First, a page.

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Integrating with Modified Euler's Method

Date: 08/13/2007 at 01:35:12
From: Saji
Subject: modified Eulerís method

Using modified Eulerís method find the value of y at x = 0.2 with 
h = 0.1 where dy/dx = 1 - y with y(0) = 0.



Date: 08/15/2007 at 08:06:47
From: Doctor Luis
Subject: Re: modified Eulerís method

Hi Saji,

To get you started, first look at this link

  Euler Method
    http://en.wikipedia.org/wiki/Euler_integration 

Basically, the Euler integration method gives you a way to obtain the
values of y(x) at specific points x, based on the differential equation

  dy/dx = f(x,y)

subject to an appropriate initial condition y_0 (i.e. the value of
y(x) at x_0).

As a numerical approximation, you can approximate the derivative
by a forward difference as follows:

  y'(x_n) ~ (y_{n+1} - y_n)/h

Additionally, from the assumption that y satisfies the differential
equation

  y'(x_n) = f(x_n,y_n)

you can obtain the following relation between successive y's:

  y_{n+1} = y_n + h * f(x_n,y_n)

This formula makes sense if you think of y as distance, x as time, 
and dy/dx = f as speed.  So, in that sense, this formula says that 
your new position (y_{n+1}) is equal to the old position (y_n) plus
whatever distance you traveled in a time interval equal to h.

Successive values y_0, y_1, y_2, ... may be obtained in that manner,
in time increment values of h.

In your case, of course, x_0 = 0, y_0 = 0, f(x,y) = 1 - y, but I'll
keep the discussion general so you'll be able to solve similar
problems in the future.

With a spacing h, you can see that

  x_n = x_0 + n * h,

so that

  x_1 = h  = 0.1
  x_2 = 2h = 0.2

The y_n's are defined such that

  y_0 = y(x_0)
  y_1 = y(x_1)
  y_2 = y(x_2)

Performing the Euler integration is done as follows:

  y_1 = y_0 + h * f(x_0, y_0)
  y_2 = y_1 + h * f(x_1, y_1)

Note that, just as y_0 is needed for calculating y_1, you'll need to
find y_1 in order to find y_2.

However, that's not the answer to your problem just yet.  The problem
asks you to use the *modified* Euler method.  To explain what that is,
let's go back to our speed analogy

  y_{n+1} = y_n + h * f(x_n,y_n)

You'll note that the time interval covered is from x_n to x_{n+1}, and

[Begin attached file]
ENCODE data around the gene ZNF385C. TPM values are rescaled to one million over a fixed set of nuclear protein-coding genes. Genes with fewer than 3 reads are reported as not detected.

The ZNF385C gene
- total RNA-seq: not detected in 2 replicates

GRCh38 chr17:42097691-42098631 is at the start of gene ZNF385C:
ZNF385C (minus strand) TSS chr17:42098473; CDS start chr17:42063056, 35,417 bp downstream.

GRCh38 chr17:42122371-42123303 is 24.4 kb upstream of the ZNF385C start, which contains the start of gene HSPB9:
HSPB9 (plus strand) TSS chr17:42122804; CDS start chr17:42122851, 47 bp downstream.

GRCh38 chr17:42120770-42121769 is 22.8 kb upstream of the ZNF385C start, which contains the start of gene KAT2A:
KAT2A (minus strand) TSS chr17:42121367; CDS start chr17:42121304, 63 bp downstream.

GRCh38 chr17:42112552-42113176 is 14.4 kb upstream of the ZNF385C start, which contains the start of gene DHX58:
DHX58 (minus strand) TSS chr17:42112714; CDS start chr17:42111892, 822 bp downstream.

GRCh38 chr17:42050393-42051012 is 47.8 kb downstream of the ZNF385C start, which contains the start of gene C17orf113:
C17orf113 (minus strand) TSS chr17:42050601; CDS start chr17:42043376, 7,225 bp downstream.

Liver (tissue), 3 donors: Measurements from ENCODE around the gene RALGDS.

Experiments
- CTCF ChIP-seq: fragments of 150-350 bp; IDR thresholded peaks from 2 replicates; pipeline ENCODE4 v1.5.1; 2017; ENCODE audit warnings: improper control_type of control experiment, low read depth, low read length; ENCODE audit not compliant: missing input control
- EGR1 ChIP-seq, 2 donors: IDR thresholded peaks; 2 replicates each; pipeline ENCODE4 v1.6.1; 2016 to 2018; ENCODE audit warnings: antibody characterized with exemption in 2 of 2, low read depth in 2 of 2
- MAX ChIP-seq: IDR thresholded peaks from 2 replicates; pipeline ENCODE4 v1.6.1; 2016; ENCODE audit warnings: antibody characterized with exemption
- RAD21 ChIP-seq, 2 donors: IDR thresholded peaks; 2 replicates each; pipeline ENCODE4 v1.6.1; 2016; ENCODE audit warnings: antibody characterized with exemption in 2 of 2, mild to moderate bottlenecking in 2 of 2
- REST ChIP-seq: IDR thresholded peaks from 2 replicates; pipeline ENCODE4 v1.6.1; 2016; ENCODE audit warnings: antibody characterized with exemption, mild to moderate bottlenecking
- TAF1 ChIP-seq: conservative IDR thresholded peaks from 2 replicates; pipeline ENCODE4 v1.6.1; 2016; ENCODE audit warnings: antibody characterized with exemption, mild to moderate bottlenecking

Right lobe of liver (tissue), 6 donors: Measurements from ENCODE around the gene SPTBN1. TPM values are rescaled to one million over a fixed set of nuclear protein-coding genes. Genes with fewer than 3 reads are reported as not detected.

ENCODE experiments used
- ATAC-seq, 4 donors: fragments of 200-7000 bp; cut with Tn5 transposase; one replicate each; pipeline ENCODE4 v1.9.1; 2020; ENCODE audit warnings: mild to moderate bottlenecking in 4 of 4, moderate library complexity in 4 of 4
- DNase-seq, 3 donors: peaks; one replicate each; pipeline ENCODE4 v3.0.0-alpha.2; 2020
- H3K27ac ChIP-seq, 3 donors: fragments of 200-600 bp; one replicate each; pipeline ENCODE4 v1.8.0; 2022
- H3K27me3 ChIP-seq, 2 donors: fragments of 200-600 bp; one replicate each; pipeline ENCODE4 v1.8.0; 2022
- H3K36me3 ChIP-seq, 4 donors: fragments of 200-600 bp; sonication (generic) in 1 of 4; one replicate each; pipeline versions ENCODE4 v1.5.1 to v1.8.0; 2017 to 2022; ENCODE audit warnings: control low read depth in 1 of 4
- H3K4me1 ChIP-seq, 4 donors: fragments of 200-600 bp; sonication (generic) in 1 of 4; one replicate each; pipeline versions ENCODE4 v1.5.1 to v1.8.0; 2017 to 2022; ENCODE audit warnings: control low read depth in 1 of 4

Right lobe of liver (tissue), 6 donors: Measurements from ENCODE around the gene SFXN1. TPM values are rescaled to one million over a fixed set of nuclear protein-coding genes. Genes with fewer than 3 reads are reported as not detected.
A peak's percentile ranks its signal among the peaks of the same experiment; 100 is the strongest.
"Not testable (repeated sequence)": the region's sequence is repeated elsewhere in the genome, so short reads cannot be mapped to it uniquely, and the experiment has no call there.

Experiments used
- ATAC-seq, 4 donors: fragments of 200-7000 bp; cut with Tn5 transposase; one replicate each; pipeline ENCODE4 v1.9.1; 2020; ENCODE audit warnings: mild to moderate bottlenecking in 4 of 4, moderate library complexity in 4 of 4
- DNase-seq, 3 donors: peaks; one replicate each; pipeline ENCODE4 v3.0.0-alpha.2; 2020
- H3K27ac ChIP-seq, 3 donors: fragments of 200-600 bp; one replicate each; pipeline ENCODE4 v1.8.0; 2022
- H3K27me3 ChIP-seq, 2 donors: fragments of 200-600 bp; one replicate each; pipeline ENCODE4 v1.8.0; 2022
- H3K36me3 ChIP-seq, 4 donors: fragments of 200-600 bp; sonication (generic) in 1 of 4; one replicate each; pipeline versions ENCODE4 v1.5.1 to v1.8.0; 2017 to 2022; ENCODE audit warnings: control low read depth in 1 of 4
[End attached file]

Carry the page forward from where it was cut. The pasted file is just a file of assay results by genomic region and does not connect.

that the speed is evaluated at the *start* of this time interval. 

Well, that doesn't sound very accurate, right?  After all, the speed
dy/dx is changing throughout the time interval.  Using the speed at
the beginning of the interval might overshoot or undershoot the
correct value of the distance.

Wouldn't it be better if we used the value of the speed evaluated at
the midpoint of the time interval?  That sounds like a better estimate
of the average speed during the interval, right?  Well, that's exactly
what the modified Euler integration method uses.

In other words, the modified equation we want is:

  y_{n+1} = y_n + h * f(x_{n+1/2}, y_{n+1/2})

Applying this to your problem will give you

  y_1 = y_0 + h * f(x_{1/2}, y_{1/2})
  y_2 = y_1 + h * f(x_{3/2}, y_{3/2})

Oops.  To find y_1 from y_0 we need the value of y_{1/2} first.  Well,
we only need an estimate, so we can apply the regular Euler method
first, but with a half-step of h/2 instead:

  y_{1/2} = y_0 + (h/2) * f(x_0, y_0)

And that gives us y_{1/2}!

But what about y_{3/2}, you ask?  Well, that's a full-step away from
y_{1/2}, so now you can use the more accurate modified method to find
an estimate for y_{3/2}, where the "velocity" term is evaluated at the
midpoint "time" x_1.

To summarize the modified Euler integration method:

First take a half-step of h/2 with the regular method

  y_{1/2} = y_0 + (h/2) * f(x_0, y_0)

Next, take full steps by using the modified method making sure to
evaluate the "velocity" terms at the appropriate midpoint of each
interval.

  y_{1}   = y_0     +   h * f(x_{1/2}, y_{1/2})
  y_{3/2} = y_{1/2} +   h * f(x_{1},   y_{1})
  y_{2}   = y_{1}   +   h * f(x_{3/2}, y_{3/2})

And that's it!

I hope it all makes sense.  If it looks complicated, just take it a
step at a time.  Just don't forget the following basic definitions:

First, we have the "times"

  x_0     = 0
  x_{1/2} = (1/2)h
  x_1     = h
  x_{3/2} = (3/2)h
  x_2     = 2h

and, one at a time, find the corresponding "distances"

  y_0     = y(x_0)
  y_{1/2} = y(x_{1/2})
  y_1     = y(x_1)
  y_{3/2} = y(x_{3/2})
  y_2     = y(x_2)

Let us know if you have any more questions!

- Doctor Luis, The Math Forum
  http://mathforum.org/dr.math/ 
Associated Topics:
College Calculus

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